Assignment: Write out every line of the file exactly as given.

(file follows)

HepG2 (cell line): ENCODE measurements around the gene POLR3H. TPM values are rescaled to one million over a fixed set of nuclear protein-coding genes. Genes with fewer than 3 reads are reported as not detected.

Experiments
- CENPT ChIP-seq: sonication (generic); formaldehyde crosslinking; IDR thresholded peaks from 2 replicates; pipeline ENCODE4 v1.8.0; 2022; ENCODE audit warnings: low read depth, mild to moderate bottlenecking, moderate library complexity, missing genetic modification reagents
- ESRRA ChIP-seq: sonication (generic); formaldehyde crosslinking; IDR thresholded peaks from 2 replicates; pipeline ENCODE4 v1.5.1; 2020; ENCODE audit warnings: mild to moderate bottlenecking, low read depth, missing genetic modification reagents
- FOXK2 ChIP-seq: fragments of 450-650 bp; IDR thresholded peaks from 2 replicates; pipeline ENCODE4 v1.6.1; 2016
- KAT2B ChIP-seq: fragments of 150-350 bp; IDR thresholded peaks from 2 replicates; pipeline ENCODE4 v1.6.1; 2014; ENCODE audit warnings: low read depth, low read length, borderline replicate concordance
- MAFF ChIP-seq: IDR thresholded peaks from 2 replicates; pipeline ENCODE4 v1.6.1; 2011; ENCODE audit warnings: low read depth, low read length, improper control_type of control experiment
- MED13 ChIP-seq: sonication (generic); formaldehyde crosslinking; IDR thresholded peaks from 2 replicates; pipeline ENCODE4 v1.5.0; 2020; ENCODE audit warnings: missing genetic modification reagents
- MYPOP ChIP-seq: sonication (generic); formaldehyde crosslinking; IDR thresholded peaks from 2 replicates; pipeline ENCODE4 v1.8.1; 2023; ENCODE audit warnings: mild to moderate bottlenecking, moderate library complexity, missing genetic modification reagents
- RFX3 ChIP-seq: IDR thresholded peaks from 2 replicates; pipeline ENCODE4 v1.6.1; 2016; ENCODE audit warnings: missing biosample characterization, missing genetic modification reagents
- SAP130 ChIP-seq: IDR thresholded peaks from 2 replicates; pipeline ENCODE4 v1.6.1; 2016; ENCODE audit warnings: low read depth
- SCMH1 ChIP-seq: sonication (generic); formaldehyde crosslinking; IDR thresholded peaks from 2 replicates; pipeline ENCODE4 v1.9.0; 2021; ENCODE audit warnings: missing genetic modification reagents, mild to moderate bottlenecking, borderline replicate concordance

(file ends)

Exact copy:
HepG2 (cell line): ENCODE measurements around the gene POLR3H. TPM values are rescaled to one million over a fixed set of nuclear protein-coding genes. Genes with fewer than 3 reads are reported as not detected.

Experiments
- CENPT ChIP-seq: sonication (generic); formaldehyde crosslinking; IDR thresholded peaks from 2 replicates; pipeline ENCODE4 v1.8.0; 2022; ENCODE audit warnings: low read depth, mild to moderate bottlenecking, moderate library complexity, missing genetic modification reagents
- ESRRA ChIP-seq: sonication (generic); formaldehyde crosslinking; IDR thresholded peaks from 2 replicates; pipeline ENCODE4 v1.5.1; 2020; ENCODE audit warnings: mild to moderate bottlenecking, low read depth, missing genetic modification reagents
- FOXK2 ChIP-seq: fragments of 450-650 bp; IDR thresholded peaks from 2 replicates; pipeline ENCODE4 v1.6.1; 2016
- KAT2B ChIP-seq: fragments of 150-350 bp; IDR thresholded peaks from 2 replicates; pipeline ENCODE4 v1.6.1; 2014; ENCODE audit warnings: low read depth, low read length, borderline replicate concordance
- MAFF ChIP-seq: IDR thresholded peaks from 2 replicates; pipeline ENCODE4 v1.6.1; 2011; ENCODE audit warnings: low read depth, low read length, improper control_type of control experiment
- MED13 ChIP-seq: sonication (generic); formaldehyde crosslinking; IDR thresholded peaks from 2 replicates; pipeline ENCODE4 v1.5.0; 2020; ENCODE audit warnings: missing genetic modification reagents
- MYPOP ChIP-seq: sonication (generic); formaldehyde crosslinking; IDR thresholded peaks from 2 replicates; pipeline ENCODE4 v1.8.1; 2023; ENCODE audit warnings: mild to moderate bottlenecking, moderate library complexity, missing genetic modification reagents
- RFX3 ChIP-seq: IDR thresholded peaks from 2 replicates; pipeline ENCODE4 v1.6.1; 2016; ENCODE audit warnings: missing biosample characterization, missing genetic modification reagents
- SAP130 ChIP-seq: IDR thresholded peaks from 2 replicates; pipeline ENCODE4 v1.6.1; 2016; ENCODE audit warnings: low read depth
- SCMH1 ChIP-seq: sonication (generic); formaldehyde crosslinking; IDR thresholded peaks from 2 replicates; pipeline ENCODE4 v1.9.0; 2021; ENCODE audit warnings: missing genetic modification reagents, mild to moderate bottlenecking, borderline replicate concordance